A goal is more than just mapping an interesting dataset. You have to define what the hook is for your map. Start by asking strong questions of the data. What will readers want to understand about the map's theme? The map is really just a graphic portrayal of the answer to a question. It helps establish how you are going to go about designing the visuals to support that goal. A great map should tell an honest story, so don't employ mapping techniques that distort. Some types of thematic map have specific data format requirements, so be careful that distortions don't creep in.
If you're not telling a story to an audience who will care, you cannot expect that audience to pay much attention. Once you've established your purpose, you need a design strategy that makes your map accessible to that audience.
This isn't necessarily about making your map simple and easy to understand. You shouldn't necessarily simplify a subject's complexity, because the detail in the data is often the interesting part. Instead, it's about developing clarity. Ideally, you want to make complex information digestible in visual form through an elegant representation.
The complexity of your data may require a little time to understand. That's fine. Not everything needs to be distilled to remove complexity. Maps don't have to overgeneralize or simplify the data. It's perfectly possible to present hundreds of thousands of pieces of information sensibly on a single map. Rich content often helps garner interest by presenting complexity in a simple way. Conversely, distilling a big chunk of data is not easy. Also consider the reader's patience and ability to consume the ideas in your map. Designing great maps requires understanding the quantitative skills of data presentation. The best-designed maps exist as a symbiosis between smart quantification and beautiful and elegant design.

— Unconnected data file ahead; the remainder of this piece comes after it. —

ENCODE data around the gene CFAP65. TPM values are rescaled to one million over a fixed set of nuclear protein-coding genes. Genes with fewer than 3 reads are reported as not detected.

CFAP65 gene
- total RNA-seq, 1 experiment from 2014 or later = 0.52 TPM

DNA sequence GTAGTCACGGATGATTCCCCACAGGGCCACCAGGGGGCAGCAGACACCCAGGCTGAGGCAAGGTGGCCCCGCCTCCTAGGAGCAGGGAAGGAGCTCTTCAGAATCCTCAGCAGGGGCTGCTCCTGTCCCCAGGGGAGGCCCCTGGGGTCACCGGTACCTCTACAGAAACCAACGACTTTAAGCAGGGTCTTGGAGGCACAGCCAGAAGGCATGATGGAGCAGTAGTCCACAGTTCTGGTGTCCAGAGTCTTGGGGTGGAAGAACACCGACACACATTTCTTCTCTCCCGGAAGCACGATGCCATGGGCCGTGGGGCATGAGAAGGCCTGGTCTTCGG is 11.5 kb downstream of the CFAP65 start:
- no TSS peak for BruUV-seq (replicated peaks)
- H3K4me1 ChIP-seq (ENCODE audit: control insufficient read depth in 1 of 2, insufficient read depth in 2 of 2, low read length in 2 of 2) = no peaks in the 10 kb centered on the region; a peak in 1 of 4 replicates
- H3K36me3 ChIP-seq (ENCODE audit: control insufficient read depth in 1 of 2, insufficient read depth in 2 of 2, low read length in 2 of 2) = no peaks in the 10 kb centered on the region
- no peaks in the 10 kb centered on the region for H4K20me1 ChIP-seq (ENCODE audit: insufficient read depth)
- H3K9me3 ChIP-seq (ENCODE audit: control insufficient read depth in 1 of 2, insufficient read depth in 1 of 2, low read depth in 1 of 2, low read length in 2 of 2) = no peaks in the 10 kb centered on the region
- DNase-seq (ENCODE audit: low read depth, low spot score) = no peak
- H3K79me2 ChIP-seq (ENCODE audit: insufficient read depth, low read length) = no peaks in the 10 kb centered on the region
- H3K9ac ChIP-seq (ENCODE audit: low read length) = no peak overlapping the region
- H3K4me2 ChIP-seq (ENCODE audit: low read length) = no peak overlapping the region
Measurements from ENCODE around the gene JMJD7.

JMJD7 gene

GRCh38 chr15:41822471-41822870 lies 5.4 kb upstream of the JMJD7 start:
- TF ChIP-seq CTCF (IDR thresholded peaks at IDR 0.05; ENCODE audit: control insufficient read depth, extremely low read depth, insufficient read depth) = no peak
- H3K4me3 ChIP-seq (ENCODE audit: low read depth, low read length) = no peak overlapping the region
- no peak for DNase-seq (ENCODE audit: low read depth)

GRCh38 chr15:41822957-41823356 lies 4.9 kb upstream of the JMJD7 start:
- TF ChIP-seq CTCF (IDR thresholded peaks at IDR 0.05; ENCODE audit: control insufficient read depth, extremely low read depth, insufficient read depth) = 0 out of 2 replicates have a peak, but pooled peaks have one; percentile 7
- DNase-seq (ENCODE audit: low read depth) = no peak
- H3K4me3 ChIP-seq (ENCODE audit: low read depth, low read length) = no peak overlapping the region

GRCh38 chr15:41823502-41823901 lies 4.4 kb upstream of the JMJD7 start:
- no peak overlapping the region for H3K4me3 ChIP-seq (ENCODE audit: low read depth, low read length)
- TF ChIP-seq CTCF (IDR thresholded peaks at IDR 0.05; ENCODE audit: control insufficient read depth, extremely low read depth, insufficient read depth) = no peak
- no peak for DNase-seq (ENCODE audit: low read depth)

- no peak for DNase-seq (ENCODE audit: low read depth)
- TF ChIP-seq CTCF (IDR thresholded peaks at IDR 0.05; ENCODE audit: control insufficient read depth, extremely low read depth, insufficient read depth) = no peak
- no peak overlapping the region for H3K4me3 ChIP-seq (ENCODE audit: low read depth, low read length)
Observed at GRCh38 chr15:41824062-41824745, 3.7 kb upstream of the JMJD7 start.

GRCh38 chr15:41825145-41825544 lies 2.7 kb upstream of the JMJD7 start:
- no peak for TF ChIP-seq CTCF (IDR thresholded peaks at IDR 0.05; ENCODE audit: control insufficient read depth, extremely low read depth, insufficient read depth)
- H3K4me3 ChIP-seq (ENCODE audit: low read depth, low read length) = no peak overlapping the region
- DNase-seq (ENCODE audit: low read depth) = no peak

While it's true that it's easy to drag some data into a web map, it doesn't mean your map will have a clear purpose. A believable map often requires a good amount of background research and data preparation. This is all about approaching this task with a certain amount of rigor.
While understanding your data is the first step, understanding how it might be processed into a suitable form for mapping is crucial. Rich data is great, but it is even better when presented by someone who clearly understands it and knows how to tell its story. Another way of thinking about preparing your map is to ensure your story has comparisons. Allowing your reader to compare one place to another promotes interest and a reason to explore the content. Without comparisons, it is hard to get a sense of what is important. What is an outlier? What trends might exist in the map? Good preparation and research answer these questions and make them visible on the map.
A related issue is demonstrating that you have created an authoritative map. While your map should be able to speak for itself, it should include a link to—and some explanation of—the raw data. An accompanying write-up provides an opportunity to explain why your map findings are important, as well as highlight other interesting findings. If your map warrants further explanation, but that explanation doesn't fit within the graphic itself, you can provide this information to help. Being open about your data sources also encourages readers to believe in your map. If you appear to have nothing to hide, you build trust in your map and you as its author.